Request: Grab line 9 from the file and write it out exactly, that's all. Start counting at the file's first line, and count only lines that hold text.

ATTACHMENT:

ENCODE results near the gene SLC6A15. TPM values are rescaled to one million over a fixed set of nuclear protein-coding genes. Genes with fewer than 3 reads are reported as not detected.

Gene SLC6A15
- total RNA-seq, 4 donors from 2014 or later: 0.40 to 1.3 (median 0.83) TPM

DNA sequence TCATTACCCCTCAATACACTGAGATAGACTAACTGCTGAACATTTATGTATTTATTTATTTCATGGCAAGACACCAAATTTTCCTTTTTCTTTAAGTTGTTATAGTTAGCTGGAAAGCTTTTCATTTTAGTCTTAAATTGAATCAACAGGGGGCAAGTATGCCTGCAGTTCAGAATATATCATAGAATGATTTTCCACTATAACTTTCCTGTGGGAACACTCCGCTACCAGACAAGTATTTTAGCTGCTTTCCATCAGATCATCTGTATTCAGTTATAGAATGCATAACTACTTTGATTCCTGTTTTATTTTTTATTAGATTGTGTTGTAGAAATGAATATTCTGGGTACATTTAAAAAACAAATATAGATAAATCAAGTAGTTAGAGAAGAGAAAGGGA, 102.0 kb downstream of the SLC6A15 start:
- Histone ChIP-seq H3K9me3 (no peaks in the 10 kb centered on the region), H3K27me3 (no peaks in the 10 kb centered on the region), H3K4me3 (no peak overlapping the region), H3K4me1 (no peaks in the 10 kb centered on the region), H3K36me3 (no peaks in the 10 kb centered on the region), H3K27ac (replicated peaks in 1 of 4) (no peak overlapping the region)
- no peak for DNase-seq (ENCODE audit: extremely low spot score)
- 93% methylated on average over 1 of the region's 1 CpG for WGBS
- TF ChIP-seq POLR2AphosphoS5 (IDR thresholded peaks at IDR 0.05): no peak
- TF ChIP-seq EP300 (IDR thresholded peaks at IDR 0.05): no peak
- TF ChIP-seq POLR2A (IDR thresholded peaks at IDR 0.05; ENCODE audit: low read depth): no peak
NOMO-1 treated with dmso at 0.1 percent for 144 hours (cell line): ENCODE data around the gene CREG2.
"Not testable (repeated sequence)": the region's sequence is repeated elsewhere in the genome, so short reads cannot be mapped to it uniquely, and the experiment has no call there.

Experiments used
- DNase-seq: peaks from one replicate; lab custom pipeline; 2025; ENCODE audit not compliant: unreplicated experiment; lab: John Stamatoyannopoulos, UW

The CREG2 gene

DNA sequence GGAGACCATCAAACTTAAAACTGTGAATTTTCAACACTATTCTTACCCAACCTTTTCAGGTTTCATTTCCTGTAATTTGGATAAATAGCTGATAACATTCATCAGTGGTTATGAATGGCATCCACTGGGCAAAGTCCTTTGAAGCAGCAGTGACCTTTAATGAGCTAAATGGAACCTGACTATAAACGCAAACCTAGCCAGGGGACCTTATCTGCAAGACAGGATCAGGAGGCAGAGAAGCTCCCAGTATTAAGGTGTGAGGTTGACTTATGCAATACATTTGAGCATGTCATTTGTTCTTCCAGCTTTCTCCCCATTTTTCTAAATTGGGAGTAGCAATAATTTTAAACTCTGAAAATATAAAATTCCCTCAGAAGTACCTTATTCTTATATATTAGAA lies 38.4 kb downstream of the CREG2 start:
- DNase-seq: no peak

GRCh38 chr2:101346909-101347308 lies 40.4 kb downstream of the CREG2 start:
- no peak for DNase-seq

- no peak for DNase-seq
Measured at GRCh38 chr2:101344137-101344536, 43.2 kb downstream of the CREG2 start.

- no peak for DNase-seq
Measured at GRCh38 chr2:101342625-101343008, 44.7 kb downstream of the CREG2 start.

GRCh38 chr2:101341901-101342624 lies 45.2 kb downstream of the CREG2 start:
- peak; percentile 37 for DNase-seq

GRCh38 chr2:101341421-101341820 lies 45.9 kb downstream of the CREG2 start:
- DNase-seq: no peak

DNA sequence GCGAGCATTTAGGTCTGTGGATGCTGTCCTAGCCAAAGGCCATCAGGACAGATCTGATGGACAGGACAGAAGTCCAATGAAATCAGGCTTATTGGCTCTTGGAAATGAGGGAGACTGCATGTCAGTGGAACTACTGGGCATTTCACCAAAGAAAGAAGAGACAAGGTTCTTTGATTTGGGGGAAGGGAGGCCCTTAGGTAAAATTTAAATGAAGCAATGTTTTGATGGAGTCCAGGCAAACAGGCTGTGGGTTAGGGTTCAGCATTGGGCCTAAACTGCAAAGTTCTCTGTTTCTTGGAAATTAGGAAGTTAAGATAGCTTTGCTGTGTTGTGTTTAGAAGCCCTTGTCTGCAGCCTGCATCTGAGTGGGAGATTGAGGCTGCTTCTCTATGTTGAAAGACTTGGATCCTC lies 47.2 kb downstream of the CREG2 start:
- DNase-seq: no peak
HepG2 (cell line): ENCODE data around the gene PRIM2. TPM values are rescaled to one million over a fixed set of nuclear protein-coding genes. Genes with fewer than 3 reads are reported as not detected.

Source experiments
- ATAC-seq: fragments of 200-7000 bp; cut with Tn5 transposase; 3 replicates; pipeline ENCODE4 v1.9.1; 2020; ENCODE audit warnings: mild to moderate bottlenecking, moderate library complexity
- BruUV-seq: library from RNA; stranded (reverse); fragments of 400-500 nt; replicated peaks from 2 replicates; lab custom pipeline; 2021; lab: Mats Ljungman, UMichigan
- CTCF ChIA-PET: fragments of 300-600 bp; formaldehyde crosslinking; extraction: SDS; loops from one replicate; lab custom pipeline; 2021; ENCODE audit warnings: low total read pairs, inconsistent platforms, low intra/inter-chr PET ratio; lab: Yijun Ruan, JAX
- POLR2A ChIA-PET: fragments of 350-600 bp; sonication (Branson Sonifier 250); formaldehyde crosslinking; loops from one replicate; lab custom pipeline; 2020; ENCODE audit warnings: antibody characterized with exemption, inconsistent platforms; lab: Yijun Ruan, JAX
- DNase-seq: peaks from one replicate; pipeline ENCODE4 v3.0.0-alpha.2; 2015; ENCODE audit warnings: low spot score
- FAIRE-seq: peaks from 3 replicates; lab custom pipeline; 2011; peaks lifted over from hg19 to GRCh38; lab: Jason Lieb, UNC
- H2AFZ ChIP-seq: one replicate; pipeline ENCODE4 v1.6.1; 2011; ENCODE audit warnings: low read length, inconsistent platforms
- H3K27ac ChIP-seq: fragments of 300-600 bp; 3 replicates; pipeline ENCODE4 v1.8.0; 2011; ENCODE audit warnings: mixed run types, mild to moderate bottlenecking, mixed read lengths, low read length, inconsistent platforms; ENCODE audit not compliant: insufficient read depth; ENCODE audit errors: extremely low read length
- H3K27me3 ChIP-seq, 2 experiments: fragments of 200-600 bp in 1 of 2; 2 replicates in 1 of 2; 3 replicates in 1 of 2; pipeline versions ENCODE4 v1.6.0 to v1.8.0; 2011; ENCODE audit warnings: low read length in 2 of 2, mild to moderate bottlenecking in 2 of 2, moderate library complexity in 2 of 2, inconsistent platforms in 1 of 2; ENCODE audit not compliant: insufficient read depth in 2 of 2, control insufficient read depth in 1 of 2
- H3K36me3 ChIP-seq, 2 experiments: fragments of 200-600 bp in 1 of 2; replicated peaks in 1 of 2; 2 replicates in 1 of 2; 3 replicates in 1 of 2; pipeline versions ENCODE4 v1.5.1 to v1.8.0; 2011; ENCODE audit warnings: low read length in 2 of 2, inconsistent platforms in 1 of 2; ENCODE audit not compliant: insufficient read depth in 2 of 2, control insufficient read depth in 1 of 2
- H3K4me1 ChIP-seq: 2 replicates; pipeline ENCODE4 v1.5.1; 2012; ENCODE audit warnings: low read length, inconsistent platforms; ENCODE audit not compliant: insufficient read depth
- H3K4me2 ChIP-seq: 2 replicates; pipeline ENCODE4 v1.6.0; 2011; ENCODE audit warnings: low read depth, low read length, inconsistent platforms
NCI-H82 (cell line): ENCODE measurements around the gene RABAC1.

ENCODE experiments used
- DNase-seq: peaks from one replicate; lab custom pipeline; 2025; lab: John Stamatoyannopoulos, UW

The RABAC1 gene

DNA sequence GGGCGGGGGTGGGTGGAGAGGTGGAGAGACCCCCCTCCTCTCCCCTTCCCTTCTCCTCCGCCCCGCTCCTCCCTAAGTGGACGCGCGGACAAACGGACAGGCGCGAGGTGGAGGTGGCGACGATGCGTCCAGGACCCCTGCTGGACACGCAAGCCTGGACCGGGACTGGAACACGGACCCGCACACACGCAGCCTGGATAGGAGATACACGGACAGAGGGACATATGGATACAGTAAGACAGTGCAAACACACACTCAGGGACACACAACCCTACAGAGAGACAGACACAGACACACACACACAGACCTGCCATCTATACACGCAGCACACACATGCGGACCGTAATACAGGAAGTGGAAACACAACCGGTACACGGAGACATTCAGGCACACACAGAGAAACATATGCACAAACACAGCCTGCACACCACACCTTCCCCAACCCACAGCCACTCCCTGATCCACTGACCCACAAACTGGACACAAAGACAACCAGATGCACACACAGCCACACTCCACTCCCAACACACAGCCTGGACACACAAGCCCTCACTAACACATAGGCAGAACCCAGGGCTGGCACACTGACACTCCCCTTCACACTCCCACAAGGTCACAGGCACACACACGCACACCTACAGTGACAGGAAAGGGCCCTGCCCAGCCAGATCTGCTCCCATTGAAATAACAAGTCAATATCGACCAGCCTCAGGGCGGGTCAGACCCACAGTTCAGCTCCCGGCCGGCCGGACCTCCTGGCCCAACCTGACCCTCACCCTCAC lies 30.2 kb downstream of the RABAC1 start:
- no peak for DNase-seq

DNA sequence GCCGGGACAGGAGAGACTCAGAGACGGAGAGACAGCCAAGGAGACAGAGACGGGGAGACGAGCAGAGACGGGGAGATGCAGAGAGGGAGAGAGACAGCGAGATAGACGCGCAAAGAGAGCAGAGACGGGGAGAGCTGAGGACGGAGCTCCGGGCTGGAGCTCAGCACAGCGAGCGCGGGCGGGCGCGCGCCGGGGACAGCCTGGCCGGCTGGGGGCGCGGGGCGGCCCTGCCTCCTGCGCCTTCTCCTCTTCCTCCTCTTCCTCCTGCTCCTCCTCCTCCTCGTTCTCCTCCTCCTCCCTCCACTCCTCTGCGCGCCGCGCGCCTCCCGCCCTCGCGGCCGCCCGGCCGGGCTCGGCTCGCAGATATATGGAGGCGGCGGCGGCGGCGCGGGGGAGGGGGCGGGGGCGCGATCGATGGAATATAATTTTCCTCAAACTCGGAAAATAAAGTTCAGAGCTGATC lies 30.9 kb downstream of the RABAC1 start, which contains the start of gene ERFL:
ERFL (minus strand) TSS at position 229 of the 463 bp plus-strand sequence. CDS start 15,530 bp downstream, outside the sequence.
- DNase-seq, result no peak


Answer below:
- TF ChIP-seq EP300 (IDR thresholded peaks at IDR 0.05): no peak